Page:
Trump meets with Japanese PM » TRUMP: Mr. Prime Minister it’s an honor to have you with us.
President Trump welcoming Japanese Prime Minister Shinzo Abe at the White House on Thursday. He said the meeting, in part, was to get the prime minister’s input Trump’s upcoming summit with North Korean leader Kim Jong Un.
The president told reporters that the historic meeting, scheduled for this Tuesday in Singapore is just the beginning of lengthy process.
TRUMP: I think it’s not a one meeting deal. It would be wonderful if it were. We’ll start with perhaps a good relationship, and that’s something that’s very important toward the ultimate making of a deal.
The president stated once again that Pyongyang will have to give up its nuclear weapons program and that sanctions against North Korea will remain in place until it does.
President Trump and Prime Minister Abe also talked trade. Trump said those talks centered on the U-S trade deficit with Japan.
G7 starts today » That discussion came just hours ahead of the start of economic talks G7 Summit in Quebec, where the president is expected to get a chilly reception today.
Leaders of the 7 global economic powers, including Canada, France and Great Britain, have expressed “concern and disappointment” with Trump’s decision to impose steel and aluminum tariffs.
But Trump’s national economic adviser Larry Kudlow said his boss is eager to talk about the U.S. economy with world leaders.
KUDLOW: America has a growth story. Our unemployment rates are low. We’ve probably had the lowest unemployment claims as a share of the workforce in history, business confidence is booming. We’re going to take that story to the G7 meeting.
Kudlow said the U.S. now has the fastest growing economy in the world, thanks to tax cuts and regulatory reform.
HUD rent increase » Housing Secretary Ben Carson traveled to Detroit on Thursday to open the agency’s first Envision Center. It’s designed to combine government and community resources to help the poor help themselves out of poverty.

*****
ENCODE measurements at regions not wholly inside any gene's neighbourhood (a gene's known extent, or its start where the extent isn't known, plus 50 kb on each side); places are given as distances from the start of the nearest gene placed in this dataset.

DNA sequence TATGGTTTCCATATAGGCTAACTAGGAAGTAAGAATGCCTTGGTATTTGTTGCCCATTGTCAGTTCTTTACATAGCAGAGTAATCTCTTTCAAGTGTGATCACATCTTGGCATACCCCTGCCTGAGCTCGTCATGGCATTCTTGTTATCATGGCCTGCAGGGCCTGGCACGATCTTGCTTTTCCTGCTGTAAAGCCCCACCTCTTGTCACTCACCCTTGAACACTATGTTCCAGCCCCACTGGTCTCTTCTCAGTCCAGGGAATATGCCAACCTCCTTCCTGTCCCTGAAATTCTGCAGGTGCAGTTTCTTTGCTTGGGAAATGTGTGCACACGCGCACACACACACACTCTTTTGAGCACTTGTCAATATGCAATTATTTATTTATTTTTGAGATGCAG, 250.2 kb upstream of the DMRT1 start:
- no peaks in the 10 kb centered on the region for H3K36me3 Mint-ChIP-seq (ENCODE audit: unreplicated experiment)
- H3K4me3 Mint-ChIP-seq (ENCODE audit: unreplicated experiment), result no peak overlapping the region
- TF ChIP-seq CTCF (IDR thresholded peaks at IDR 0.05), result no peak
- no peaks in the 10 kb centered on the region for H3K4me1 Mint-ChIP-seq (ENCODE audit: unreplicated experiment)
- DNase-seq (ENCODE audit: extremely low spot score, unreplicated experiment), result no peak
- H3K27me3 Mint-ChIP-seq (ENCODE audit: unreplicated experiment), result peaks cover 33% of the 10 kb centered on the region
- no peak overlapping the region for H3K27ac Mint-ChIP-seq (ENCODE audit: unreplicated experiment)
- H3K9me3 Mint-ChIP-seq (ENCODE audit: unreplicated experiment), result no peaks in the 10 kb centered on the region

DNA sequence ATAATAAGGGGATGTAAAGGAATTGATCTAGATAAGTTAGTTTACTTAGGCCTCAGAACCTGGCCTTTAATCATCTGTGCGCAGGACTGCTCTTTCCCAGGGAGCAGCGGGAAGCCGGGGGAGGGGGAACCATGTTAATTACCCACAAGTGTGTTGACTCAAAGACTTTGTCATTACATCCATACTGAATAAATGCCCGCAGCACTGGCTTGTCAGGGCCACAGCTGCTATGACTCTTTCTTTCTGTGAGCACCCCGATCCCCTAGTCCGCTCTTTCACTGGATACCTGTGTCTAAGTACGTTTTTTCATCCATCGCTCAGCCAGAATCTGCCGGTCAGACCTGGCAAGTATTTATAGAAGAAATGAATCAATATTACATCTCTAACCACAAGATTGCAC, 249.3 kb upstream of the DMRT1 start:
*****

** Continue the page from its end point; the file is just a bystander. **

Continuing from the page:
CARSON: There are actually a lot of resources in our society, and lot of people with very good hearts who would love to do things, but there’s not a mechanism to do it. So what we’re doing is bringing in juxtaposition the resources to the need.
Carson opened the Envision Center amid criticism over his plan to raise rents and impose work requirements on Americans who qualify for rental assistance.
Carson unveiled that proposal in April. It would increase renters’ contributions from 30 percent to 35 percent and raise the minimum rent from $50 to $150.
A new critical analysis claims the plan would raise rent for low-income tenants in the country’s 100 largest cities by 20 percent each year. That’s about six times more than the growth in average hourly earnings. Congress must still sign off on Carson’s proposal before it could take effect.
Several more U.S. workers pulled from china after strange symptoms » The U.S. government is still trying to determine what’s causing a variety of strange health problems for American diplomats in China. Paul Butler has that story:
PAUL BUTLER, REPORTER: This week, the State Department announced it would pull more U-S diplomats out of China for medical tests.
That announcement came two weeks after a government employee in Guangzhou, China, complained of medical symptoms—similar to what occurred in so-called sonic attacks in Cuba in 20-16. Diplomats in those attacks described hearing strange sounds before doctors diagnosed concussion-like symptoms.
The U-S government has dispatched a medical team to the Southern Chinese city to evaluate diplomatic staff and their families. Secretary of State Mike Pompeo confirmed symptoms include “dizziness, headaches, visual problems, hearing loss, and difficulty sleeping.”
Reporting for WORLD Radio, I’m Paul Butler.
I’m Kent Covington. Up next, more World Journalism Institute student questions on Culture Friday. Plus, a special staff greeting from the 2018 WORLD retreat. This is The World and Everything in It.